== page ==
Saturday, November 13, 2010

Experimental Beer

Inspired by the discussions on "experimental beer" here and here, I'm going to use up extra and leftover ingredients tomorrow (Sunday) to make something reddish, hoppy and slightly roasty. The BJCP fans will have fun with this one. I've just trolled through the millhouse and hop storage and made a list of what's been sitting back there and needs to be used, now that it's November and we're losing money and need to use up what we have. I now have a list of 6 grainy bits and 5 pellety and aromatic things that are going into the Big Copper. The ratios are fun to work out, but I trust that whatever happens, my alternate aphorism of "what could go wrong?" will grind into gear and something flavorful and fermentable will employ its magic in FV1.


My principle aphorism, by the way, is "if it ain't broke, fix it until it is". I'll be muttering both of these sayings during the rigors of the brew day. Now, if I can just decide whether to use the Mason jar of harvested California Ale Yeast (which I don't like as it's top cropping and doesn't let me observe the ale during fermentation) or the plastic tub of North Yorkshire yeast from the Grateful Deaf brew. I'll let you know. See you at the pub in a couple of weeks when we get to drink it and marvel at the simplicity of professional brewing. I'll be the first guinea pig.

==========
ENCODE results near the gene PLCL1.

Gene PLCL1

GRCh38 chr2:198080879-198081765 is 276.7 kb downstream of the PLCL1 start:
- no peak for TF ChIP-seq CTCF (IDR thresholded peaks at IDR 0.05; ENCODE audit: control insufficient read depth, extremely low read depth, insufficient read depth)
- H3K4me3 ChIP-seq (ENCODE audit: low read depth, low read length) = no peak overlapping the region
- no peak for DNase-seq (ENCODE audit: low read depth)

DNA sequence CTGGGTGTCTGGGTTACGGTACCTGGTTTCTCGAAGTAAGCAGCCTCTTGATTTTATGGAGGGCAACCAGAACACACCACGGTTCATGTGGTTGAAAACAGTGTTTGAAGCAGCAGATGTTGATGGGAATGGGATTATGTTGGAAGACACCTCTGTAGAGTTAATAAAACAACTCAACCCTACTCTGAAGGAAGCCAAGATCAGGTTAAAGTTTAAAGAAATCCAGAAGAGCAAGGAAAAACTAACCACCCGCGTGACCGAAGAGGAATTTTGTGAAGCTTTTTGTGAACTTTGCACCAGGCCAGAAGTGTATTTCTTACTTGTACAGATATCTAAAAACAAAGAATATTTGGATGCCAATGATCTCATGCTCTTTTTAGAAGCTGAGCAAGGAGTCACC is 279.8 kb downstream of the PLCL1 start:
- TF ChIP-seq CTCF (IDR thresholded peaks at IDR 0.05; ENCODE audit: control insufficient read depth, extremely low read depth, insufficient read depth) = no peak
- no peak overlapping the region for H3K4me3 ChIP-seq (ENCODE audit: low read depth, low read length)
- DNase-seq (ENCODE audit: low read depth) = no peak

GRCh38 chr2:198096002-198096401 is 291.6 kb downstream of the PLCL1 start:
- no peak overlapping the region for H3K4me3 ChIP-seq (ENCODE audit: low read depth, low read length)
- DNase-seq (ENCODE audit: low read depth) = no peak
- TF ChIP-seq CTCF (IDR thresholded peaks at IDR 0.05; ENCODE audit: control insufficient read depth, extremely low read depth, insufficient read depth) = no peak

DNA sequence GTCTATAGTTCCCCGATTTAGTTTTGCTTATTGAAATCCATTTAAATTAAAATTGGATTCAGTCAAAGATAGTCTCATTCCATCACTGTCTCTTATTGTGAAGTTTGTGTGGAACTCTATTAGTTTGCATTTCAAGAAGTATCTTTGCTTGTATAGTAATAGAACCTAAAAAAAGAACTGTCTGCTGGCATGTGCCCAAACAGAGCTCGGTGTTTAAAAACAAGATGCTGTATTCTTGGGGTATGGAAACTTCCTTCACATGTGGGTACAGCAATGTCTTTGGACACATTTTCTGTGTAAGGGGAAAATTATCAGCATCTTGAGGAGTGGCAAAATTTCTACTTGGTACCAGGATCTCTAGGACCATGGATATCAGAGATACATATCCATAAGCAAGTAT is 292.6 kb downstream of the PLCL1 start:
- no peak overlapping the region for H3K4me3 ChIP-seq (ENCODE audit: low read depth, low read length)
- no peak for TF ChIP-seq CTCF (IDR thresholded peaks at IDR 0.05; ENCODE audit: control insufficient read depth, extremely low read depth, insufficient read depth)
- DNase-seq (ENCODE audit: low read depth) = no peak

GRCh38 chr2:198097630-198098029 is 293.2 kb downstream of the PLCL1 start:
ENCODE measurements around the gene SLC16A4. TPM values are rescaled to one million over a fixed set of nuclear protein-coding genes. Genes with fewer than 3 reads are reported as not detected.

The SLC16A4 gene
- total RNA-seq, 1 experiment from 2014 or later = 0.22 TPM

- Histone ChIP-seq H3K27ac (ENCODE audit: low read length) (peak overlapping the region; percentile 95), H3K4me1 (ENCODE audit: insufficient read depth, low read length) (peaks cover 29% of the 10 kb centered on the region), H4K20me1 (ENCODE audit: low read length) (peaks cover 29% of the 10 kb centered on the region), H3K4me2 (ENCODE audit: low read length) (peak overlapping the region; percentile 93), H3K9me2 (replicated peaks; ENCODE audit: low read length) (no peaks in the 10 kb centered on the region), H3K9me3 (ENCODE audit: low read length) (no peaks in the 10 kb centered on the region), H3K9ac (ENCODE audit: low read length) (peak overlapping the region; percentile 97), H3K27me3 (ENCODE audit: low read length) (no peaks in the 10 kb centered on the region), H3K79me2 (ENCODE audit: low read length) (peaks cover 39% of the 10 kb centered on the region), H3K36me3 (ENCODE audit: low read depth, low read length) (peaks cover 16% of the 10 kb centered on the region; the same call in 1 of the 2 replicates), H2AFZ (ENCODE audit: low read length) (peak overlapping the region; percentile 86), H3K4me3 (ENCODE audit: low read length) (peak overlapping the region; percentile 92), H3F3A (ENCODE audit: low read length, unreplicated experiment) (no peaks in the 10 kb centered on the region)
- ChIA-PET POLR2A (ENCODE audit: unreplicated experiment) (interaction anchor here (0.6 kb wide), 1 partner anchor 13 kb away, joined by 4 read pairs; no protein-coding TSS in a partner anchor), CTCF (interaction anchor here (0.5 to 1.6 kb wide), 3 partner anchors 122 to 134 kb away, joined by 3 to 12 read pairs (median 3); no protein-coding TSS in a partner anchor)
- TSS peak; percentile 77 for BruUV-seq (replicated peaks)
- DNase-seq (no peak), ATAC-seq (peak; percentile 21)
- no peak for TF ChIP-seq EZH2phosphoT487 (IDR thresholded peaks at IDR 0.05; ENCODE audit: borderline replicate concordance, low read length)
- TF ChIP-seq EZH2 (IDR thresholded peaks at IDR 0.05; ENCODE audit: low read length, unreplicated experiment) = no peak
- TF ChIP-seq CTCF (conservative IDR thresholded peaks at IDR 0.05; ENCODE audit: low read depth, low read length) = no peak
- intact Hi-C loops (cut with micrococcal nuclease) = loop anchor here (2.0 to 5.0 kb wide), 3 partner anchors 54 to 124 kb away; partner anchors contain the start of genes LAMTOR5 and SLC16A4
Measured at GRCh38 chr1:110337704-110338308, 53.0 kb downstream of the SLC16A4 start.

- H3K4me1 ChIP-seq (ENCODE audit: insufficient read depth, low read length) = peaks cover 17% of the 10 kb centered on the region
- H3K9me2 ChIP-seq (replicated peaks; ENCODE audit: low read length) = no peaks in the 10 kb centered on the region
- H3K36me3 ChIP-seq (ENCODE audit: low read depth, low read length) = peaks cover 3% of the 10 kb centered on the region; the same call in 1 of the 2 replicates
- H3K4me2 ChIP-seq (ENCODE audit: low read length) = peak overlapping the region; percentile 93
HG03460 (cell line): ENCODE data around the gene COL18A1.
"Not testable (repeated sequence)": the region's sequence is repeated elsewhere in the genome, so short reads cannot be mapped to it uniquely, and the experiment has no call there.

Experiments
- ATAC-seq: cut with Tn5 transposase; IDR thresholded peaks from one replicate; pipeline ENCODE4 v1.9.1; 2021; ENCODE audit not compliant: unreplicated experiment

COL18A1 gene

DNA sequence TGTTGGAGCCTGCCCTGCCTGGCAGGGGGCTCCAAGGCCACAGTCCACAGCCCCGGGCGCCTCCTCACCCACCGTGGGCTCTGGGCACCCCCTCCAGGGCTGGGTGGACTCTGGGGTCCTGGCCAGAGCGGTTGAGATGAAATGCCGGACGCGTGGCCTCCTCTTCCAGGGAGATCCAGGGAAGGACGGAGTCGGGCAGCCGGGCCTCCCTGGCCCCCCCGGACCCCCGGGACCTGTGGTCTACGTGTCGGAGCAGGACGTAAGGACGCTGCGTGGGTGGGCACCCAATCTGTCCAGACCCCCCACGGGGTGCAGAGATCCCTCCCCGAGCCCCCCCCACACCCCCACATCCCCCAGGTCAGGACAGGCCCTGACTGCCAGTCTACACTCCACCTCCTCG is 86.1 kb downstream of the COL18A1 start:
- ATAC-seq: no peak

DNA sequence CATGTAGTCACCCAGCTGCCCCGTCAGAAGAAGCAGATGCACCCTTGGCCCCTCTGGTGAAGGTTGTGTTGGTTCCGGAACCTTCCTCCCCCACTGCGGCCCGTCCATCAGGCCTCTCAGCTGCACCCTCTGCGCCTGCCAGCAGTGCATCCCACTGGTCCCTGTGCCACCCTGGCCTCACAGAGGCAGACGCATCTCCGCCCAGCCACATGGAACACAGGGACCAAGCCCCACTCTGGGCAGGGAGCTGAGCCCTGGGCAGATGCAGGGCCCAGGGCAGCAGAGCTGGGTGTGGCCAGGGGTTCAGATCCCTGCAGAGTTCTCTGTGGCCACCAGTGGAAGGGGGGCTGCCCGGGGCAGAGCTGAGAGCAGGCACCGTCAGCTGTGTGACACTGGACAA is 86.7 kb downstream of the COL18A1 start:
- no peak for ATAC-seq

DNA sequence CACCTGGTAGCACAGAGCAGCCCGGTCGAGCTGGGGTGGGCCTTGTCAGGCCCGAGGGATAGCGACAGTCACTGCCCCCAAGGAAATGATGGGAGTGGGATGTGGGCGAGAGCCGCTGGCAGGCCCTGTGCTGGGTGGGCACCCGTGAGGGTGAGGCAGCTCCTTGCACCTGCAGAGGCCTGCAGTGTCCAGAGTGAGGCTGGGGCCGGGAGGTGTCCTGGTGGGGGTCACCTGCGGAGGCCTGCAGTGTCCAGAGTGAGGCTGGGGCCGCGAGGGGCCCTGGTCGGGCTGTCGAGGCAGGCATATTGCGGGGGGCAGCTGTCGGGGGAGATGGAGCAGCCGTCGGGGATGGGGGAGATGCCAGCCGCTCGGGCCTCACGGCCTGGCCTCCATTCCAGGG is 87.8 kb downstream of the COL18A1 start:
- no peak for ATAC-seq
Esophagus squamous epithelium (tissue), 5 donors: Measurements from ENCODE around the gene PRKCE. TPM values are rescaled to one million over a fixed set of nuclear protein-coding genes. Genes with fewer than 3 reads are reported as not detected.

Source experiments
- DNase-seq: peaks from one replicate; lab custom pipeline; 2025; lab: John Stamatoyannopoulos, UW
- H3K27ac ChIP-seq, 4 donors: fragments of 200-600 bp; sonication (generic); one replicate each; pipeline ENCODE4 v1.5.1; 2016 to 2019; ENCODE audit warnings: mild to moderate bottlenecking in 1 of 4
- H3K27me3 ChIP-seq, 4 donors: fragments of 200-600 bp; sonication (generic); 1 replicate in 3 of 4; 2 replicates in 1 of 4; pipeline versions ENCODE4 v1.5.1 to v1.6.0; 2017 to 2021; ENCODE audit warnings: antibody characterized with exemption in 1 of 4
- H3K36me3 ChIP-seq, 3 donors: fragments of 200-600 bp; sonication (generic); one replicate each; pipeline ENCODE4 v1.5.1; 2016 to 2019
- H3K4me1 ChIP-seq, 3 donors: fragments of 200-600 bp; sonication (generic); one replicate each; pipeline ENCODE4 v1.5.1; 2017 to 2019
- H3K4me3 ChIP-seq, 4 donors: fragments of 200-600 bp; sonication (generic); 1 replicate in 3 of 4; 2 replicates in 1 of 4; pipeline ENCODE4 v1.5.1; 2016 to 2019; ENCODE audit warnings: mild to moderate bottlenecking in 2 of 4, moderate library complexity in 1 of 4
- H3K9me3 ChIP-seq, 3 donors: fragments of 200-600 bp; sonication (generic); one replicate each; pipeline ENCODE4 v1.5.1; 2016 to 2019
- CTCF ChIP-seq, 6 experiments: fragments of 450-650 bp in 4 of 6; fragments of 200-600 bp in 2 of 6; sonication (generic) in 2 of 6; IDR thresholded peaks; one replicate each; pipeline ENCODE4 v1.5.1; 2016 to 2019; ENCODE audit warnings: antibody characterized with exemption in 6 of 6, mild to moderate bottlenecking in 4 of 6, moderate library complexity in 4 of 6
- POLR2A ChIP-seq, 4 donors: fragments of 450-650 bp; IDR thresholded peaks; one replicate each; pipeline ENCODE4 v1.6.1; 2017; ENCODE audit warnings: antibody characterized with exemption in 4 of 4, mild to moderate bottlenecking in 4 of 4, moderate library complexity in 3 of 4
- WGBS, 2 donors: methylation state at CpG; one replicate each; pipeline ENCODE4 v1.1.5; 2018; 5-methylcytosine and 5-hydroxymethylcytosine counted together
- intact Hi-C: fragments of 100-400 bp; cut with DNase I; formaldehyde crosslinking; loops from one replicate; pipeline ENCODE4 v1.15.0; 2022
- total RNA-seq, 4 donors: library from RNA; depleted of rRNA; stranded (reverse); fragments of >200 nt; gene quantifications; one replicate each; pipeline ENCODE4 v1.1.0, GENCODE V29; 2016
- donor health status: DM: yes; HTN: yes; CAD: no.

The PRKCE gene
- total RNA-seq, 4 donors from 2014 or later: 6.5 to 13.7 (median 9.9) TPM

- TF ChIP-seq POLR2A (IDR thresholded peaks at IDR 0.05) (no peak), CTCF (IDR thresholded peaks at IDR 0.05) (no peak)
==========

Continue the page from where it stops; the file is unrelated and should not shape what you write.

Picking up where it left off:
7 comments:

Velky Al said...

Go for the Yorkshire yeast, and if you have enough of the northwestern hops - call it a red IPA and claim a new style!

Brewers Union Local 180 said...

Of course it's a new style. I'm also fairly convinced that I'm innovating.

HardKnott Dave said...

Excuse me, I think you'll find Infra Red is a red IPA....

Brewers Union Local 180 said...

No it's not. It's a SCHRA - Southwest Cumbrian Hoppy Red Ale. You invented the style. BJCP doesn't know about it yet, though.

Jeff Alworth said...

You should throw something unexpected in so that the whole thing looks like mad genius. Maple leaves, say. "Autumnal Harvest, an ancient ale, is made only with bigleaf maple leaves, harvested from the air during descent, as was typical when the druids made this circa 47 CE. Cedar bows were used to stir the kettle, imparting a woody tannin believed to heal gout." Or something.

You know a blogger will go nuts over it.

Brewers Union Local 180 said...

I think you and I need to develop a recipe. Except that we shouldn't "cask-condition" it; we should condition it in urns salvaged from the wreck of a Spanish war fleet, and employ a scientifically optimized blend of argon gas and "cave-blend" fume composites from Pennsylvanian recreational speleological sites. This "ale" (and I use the term loosely) should only be dispensed via motorized, molybdenum, hand-tuned goose-neck dispensers at exactly 48 of Herr Fahrenheit's degrees (sparklers optional).

Problem is, I think Mr. Dogfishhead already came out with this, but unfortunately I couldn't afford a bottle at Market of Choice and instead just came home and had a pint of ordinary bitter at the pub.

I love using quotation marks.

Jeff Alworth said...

Mmmm, molybdenum....